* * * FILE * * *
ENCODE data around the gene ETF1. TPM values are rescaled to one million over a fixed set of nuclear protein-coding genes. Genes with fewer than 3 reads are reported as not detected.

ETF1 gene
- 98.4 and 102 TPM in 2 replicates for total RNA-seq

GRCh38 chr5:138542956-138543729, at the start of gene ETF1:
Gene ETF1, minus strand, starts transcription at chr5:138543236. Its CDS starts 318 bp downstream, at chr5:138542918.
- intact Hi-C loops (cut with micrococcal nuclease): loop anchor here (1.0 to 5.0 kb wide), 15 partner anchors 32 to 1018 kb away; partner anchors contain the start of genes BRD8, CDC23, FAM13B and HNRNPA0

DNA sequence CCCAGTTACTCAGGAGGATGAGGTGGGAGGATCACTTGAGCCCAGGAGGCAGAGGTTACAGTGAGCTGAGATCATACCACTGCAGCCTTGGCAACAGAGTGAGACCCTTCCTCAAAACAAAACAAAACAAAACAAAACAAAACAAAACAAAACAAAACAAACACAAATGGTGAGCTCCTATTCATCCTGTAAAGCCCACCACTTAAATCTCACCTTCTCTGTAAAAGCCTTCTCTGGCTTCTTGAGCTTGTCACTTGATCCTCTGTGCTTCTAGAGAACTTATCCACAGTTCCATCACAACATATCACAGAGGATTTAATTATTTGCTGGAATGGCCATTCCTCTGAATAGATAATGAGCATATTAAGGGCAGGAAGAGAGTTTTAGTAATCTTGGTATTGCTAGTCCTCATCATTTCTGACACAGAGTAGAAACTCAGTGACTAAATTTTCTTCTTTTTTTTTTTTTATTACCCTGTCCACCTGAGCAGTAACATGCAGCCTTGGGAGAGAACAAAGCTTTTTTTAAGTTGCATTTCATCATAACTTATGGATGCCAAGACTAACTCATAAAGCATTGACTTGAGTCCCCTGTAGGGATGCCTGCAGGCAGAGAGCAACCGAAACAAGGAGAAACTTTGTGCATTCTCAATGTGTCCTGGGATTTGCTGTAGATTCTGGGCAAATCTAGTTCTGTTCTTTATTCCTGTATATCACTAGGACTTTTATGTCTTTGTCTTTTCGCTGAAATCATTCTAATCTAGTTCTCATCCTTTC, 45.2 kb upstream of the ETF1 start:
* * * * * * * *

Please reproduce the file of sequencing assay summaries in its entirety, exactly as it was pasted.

ENCODE data around the gene ETF1. TPM values are rescaled to one million over a fixed set of nuclear protein-coding genes. Genes with fewer than 3 reads are reported as not detected.

ETF1 gene
- 98.4 and 102 TPM in 2 replicates for total RNA-seq

GRCh38 chr5:138542956-138543729, at the start of gene ETF1:
Gene ETF1, minus strand, starts transcription at chr5:138543236. Its CDS starts 318 bp downstream, at chr5:138542918.
- intact Hi-C loops (cut with micrococcal nuclease): loop anchor here (1.0 to 5.0 kb wide), 15 partner anchors 32 to 1018 kb away; partner anchors contain the start of genes BRD8, CDC23, FAM13B and HNRNPA0

DNA sequence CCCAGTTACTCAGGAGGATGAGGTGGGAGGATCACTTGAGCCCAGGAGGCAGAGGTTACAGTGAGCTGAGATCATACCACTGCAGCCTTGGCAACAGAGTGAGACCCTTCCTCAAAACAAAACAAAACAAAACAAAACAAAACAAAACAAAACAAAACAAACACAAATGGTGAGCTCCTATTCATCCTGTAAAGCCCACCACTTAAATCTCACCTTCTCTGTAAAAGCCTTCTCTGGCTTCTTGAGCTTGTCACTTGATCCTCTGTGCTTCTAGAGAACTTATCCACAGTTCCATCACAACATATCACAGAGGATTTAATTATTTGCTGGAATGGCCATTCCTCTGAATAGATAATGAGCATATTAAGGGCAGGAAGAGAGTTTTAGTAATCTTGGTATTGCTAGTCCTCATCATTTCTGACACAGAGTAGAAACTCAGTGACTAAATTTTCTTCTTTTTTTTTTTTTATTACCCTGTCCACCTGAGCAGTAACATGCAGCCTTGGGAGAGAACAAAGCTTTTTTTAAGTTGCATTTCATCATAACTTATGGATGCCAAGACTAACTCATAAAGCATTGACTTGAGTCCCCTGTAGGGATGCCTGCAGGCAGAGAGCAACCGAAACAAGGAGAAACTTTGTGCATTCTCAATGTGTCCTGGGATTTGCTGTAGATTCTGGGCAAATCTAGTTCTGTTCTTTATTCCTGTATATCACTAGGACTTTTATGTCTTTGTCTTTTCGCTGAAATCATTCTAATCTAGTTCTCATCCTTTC, 45.2 kb upstream of the ETF1 start: